We were not told of the political aspects of the Treaty of Rome.
We were not told that the European Project was to form a European Superstate: we would almost certainly have rejected that – did we really want to put our future in the hands of Germany, France, Spain and Italy? Of course we did not.
We were not told that the plan called for the ever-increasing absorption of poor, politically unstable states, and in particular not those who were (at the time) still members of or closely associated with the USSR.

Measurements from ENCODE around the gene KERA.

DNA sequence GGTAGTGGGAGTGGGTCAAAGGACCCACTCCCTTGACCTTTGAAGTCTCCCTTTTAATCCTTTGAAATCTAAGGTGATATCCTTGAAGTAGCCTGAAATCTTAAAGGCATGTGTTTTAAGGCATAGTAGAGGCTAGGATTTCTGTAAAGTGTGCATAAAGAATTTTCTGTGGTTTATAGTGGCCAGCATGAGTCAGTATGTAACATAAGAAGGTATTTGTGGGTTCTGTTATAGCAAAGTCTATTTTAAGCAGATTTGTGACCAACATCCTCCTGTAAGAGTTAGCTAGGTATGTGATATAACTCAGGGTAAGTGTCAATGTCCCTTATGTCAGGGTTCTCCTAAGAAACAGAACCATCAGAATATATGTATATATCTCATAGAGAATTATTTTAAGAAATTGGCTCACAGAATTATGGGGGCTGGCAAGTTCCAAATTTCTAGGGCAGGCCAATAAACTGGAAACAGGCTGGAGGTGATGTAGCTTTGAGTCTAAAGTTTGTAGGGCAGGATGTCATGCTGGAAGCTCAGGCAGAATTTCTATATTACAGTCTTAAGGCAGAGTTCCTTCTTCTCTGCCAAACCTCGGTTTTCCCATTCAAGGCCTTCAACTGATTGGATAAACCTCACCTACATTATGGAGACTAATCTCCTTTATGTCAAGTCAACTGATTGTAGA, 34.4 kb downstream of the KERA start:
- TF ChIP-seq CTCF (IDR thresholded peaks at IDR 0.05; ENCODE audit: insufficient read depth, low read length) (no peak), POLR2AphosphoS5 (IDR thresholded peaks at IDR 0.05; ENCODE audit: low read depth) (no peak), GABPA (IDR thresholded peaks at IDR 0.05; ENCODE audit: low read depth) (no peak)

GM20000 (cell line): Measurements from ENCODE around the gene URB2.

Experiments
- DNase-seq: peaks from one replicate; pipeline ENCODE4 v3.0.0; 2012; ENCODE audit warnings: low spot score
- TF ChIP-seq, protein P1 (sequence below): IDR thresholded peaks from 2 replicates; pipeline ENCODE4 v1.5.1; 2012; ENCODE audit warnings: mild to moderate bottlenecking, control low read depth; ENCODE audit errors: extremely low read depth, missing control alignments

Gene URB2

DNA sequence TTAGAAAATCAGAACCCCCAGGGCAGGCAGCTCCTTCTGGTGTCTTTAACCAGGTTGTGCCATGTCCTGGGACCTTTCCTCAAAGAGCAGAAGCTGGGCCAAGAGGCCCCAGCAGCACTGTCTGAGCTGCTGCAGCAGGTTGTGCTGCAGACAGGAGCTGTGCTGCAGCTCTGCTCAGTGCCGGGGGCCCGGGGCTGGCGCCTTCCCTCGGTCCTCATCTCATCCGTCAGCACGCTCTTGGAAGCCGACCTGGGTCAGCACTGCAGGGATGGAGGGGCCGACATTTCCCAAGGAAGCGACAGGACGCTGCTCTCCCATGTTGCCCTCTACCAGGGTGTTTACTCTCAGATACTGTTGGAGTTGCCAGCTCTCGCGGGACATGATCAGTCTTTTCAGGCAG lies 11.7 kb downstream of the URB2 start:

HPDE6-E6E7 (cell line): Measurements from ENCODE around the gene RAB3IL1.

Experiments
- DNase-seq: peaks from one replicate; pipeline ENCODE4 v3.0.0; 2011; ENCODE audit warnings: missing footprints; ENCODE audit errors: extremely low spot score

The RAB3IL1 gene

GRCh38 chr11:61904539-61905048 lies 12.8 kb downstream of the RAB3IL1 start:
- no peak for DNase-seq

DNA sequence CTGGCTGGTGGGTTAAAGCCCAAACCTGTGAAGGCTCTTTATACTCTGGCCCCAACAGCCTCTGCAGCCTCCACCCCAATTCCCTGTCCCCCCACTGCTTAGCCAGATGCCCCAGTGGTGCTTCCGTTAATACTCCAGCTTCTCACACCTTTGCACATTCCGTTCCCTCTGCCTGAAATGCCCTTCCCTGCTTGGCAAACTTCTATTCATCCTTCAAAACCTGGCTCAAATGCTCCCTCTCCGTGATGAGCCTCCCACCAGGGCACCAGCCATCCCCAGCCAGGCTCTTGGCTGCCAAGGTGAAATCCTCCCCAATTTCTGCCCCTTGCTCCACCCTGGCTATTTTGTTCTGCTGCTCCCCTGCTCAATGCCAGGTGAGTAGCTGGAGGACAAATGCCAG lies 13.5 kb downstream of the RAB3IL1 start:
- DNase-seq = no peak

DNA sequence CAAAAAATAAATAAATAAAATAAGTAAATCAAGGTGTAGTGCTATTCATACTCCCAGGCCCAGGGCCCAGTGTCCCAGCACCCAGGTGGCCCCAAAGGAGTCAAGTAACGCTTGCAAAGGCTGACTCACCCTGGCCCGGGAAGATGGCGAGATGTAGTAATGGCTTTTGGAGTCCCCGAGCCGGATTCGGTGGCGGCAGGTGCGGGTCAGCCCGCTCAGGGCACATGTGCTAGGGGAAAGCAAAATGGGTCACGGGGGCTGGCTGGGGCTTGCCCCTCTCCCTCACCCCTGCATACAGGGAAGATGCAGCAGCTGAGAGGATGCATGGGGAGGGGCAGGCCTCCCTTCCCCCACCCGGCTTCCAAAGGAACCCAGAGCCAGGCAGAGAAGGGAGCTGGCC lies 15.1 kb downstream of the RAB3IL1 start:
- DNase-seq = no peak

We were not told that there would be plans for a European Armed Forces initiative to which our own Army, Navy and Airforce would be subjugated.
We were told that there were plans for a common currency, but we were not told that this would mean the emasculation of our Her Majesty’s Treasury. Later, when the scheme became clearer, the UK wisely (as it later turned out) decided not to join although the decision did not look so clever when it was made.
We were not told that huge areas of our lives would become subject to European overview and control.
In the light of the simple and woefully incomplete information we were given, I supported the campaign, I went “on the knocker,” delivering leaflets, sitting in the living rooms of people selling them the propaganda I had been given.